The Baltic – from European Sea of Troubles to Global Interface
By Nils Blomkvis
Forum on Public Policy: A Journal of the Oxford Round Table, Vol.2007 (2007)
Introduction: The idea of studying a vast sea as an entity has a formidable pioneer in Fernand Braudel, who analysed the role of the Mediterranean for the peoples surrounding it. His La Méditerranée et le monde méditerranéen à lèpoque de Philippe II from 1949 demonstrates the extreme permanence of Mediterranean cultures, longue durée as he called it, upon which the cyclic movements of conjunctures, and the daily flow of events made little impact. In his later work he endeavoured to generalise these observations on a more or less global scale.
But when we turn to our Baltic – even if longue durée behaviour stems from the land itself and the general conditions it offers for life – we cannot claim the almost eternal permanence which Braudel tended to see in the Mediterranean case. The structures of the Baltic Rim are certainly old, but not so old that we cannot date their origin and follow their emergence. Again and again waves of change generated outside of her system, have reached her shores. The present paper will discuss the impact of two such radical mutations in our history; both generated elsewhere, both making us – the dwellers of the Baltic Rim – into something which we weren’t before, namely Europeanization and Globalization.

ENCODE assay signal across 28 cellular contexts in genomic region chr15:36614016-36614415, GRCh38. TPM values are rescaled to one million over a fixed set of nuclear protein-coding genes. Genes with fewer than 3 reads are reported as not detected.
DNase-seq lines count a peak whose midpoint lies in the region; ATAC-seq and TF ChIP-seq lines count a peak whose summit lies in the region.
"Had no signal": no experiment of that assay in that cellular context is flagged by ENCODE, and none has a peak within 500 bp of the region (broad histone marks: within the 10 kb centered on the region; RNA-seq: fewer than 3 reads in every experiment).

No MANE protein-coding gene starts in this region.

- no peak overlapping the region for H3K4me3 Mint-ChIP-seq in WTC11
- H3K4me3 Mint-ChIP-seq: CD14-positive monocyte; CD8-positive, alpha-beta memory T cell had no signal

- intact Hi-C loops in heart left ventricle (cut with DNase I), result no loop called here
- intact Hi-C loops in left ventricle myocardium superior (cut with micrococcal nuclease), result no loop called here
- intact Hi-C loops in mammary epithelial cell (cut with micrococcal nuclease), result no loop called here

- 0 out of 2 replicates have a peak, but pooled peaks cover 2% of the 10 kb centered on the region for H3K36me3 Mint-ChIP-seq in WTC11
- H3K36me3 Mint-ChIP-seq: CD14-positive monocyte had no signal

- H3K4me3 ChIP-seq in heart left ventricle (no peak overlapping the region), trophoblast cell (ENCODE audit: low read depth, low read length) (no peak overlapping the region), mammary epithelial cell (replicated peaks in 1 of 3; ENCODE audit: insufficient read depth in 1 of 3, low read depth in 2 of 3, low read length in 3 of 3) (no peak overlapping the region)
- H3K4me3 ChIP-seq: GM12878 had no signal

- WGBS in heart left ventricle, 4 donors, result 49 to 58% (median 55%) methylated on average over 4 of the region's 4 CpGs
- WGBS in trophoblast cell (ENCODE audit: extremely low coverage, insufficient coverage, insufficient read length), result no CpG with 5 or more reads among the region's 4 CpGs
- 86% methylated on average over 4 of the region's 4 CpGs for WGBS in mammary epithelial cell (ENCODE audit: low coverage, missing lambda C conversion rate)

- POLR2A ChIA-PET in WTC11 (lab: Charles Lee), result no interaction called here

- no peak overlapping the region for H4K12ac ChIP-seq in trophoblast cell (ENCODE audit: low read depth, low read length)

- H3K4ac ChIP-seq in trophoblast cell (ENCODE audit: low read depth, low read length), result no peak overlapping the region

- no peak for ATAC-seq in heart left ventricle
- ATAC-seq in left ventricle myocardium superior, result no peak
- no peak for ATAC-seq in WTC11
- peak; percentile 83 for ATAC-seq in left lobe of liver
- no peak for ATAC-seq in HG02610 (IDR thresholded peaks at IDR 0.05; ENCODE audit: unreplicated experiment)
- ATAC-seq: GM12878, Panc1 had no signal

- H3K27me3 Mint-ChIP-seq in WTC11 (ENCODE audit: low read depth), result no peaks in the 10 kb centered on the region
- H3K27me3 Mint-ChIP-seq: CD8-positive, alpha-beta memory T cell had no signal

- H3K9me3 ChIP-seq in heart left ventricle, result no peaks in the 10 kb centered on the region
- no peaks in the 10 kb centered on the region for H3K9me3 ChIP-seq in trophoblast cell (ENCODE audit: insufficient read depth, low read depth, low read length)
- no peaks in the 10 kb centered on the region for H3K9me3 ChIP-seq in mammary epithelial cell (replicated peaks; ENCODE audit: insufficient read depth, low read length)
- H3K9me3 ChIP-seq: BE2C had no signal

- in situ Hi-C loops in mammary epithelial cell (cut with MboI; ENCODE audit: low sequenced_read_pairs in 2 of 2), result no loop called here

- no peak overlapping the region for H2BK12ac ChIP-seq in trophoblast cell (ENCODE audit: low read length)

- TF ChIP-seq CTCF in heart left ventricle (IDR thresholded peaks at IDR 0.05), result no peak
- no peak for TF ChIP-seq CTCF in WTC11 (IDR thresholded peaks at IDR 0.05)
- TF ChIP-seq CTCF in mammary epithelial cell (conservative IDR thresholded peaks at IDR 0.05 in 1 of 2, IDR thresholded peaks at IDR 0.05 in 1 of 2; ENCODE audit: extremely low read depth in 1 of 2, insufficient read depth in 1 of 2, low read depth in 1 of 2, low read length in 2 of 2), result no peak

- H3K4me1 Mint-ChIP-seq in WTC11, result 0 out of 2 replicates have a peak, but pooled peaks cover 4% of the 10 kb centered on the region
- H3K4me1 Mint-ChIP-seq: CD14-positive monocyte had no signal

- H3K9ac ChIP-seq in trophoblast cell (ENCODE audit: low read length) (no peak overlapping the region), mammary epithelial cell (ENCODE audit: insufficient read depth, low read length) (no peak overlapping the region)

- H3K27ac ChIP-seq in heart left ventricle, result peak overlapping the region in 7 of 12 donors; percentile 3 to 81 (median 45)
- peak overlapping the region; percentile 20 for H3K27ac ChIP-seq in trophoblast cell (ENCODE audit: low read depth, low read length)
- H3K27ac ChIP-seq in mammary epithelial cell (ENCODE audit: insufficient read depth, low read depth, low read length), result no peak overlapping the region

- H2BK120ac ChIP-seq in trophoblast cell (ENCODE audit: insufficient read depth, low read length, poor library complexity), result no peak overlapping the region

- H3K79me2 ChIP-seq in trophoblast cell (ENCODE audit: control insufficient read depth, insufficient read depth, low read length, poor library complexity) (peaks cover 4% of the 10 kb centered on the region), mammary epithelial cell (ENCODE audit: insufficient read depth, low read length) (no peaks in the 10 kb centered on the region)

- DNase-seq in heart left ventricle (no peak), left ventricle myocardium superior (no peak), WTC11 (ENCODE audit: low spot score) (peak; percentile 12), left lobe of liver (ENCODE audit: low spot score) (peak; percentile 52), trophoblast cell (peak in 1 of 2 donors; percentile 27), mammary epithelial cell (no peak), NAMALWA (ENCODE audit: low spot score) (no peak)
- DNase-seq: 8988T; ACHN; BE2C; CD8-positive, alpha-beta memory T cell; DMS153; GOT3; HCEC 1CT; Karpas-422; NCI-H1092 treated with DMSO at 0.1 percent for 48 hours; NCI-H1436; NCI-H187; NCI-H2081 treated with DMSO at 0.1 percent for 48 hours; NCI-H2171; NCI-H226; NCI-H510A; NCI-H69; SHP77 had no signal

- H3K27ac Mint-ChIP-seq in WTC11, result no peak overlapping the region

These complexes of change came upon us suddenly, with some centuries in between, but remained with us and developed according to their own preferences until now. Hence it seems improper to call them conjunctures, but they may not be ‘eternal’ enough to be labelled longue durée. This suggests that the ‘rhythms of history’, as Braudel saw them, fail to work properly in the Baltic context. Europeanization and Globalization represent qualities that are missing in his vision, which perhaps (seeking a Braudelian formulation) we may name changes qualitatives. But first there is need for some background.